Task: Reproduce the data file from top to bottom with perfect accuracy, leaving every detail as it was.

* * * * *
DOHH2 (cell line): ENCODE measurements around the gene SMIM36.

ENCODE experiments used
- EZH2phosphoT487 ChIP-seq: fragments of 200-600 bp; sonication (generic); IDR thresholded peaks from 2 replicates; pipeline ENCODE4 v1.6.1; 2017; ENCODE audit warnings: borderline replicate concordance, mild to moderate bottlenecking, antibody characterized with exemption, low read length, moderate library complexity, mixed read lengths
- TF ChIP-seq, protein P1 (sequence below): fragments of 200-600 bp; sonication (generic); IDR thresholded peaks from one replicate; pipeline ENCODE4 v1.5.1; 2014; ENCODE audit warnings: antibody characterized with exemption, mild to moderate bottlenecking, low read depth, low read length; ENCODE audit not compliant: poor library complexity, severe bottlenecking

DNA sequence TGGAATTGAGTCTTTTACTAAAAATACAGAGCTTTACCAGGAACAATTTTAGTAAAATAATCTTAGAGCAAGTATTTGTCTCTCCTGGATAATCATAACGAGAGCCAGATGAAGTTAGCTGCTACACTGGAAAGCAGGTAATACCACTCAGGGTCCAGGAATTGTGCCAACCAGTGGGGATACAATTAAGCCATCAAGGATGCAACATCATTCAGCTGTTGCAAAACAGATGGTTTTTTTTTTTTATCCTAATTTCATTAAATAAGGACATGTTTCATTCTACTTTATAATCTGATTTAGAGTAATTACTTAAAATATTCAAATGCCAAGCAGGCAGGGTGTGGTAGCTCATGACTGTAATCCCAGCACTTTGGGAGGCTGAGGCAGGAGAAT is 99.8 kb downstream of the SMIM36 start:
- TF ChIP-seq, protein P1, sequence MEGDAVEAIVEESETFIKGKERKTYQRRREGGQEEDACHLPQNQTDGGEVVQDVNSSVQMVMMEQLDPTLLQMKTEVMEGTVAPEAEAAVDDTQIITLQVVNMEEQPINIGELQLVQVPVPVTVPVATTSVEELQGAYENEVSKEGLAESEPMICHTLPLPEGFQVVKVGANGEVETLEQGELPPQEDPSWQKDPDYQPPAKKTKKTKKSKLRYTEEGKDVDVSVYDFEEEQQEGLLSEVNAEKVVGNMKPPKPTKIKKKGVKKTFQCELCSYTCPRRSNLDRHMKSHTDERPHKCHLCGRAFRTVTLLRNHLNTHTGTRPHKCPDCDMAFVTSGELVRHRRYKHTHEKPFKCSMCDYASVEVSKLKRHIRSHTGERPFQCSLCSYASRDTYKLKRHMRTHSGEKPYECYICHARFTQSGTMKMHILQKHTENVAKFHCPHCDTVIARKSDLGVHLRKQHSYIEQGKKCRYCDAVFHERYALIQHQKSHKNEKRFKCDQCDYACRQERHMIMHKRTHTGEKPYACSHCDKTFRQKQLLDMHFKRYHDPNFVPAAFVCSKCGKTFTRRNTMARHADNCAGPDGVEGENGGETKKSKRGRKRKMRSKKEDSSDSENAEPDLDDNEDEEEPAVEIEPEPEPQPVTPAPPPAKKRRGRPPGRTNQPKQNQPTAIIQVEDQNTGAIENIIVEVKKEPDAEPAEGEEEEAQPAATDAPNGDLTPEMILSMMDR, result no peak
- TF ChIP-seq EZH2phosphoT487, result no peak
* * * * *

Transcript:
DOHH2 (cell line): ENCODE measurements around the gene SMIM36.

ENCODE experiments used
- EZH2phosphoT487 ChIP-seq: fragments of 200-600 bp; sonication (generic); IDR thresholded peaks from 2 replicates; pipeline ENCODE4 v1.6.1; 2017; ENCODE audit warnings: borderline replicate concordance, mild to moderate bottlenecking, antibody characterized with exemption, low read length, moderate library complexity, mixed read lengths
- TF ChIP-seq, protein P1 (sequence below): fragments of 200-600 bp; sonication (generic); IDR thresholded peaks from one replicate; pipeline ENCODE4 v1.5.1; 2014; ENCODE audit warnings: antibody characterized with exemption, mild to moderate bottlenecking, low read depth, low read length; ENCODE audit not compliant: poor library complexity, severe bottlenecking

DNA sequence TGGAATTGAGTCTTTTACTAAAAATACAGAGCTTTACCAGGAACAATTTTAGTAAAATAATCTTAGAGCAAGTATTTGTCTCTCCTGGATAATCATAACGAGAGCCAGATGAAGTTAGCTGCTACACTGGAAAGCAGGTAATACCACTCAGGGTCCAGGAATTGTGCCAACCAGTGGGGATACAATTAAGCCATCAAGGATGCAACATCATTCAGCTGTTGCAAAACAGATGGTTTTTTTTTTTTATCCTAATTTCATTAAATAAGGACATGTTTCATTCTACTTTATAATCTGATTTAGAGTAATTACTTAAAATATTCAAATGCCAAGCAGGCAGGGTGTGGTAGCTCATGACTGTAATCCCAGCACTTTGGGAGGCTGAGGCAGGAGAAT is 99.8 kb downstream of the SMIM36 start:
- TF ChIP-seq, protein P1, sequence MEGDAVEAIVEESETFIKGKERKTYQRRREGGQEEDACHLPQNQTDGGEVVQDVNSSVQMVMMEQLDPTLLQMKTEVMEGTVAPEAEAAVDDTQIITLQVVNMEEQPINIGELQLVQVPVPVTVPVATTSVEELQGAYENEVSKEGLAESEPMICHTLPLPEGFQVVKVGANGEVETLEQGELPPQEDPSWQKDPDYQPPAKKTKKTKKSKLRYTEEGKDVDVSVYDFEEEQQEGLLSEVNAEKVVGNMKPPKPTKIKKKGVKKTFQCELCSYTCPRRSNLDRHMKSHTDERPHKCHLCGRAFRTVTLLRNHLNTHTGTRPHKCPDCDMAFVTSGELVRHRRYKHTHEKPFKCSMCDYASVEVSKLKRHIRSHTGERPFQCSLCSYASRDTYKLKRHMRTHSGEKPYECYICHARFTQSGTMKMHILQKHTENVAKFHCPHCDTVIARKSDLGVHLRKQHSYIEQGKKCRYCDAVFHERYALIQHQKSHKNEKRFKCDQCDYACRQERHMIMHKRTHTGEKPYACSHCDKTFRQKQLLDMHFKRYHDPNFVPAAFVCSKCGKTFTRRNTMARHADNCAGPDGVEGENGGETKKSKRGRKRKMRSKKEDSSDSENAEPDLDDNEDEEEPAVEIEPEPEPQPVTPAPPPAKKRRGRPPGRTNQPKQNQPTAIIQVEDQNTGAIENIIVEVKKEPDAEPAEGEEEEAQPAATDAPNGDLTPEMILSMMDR, result no peak
- TF ChIP-seq EZH2phosphoT487, result no peak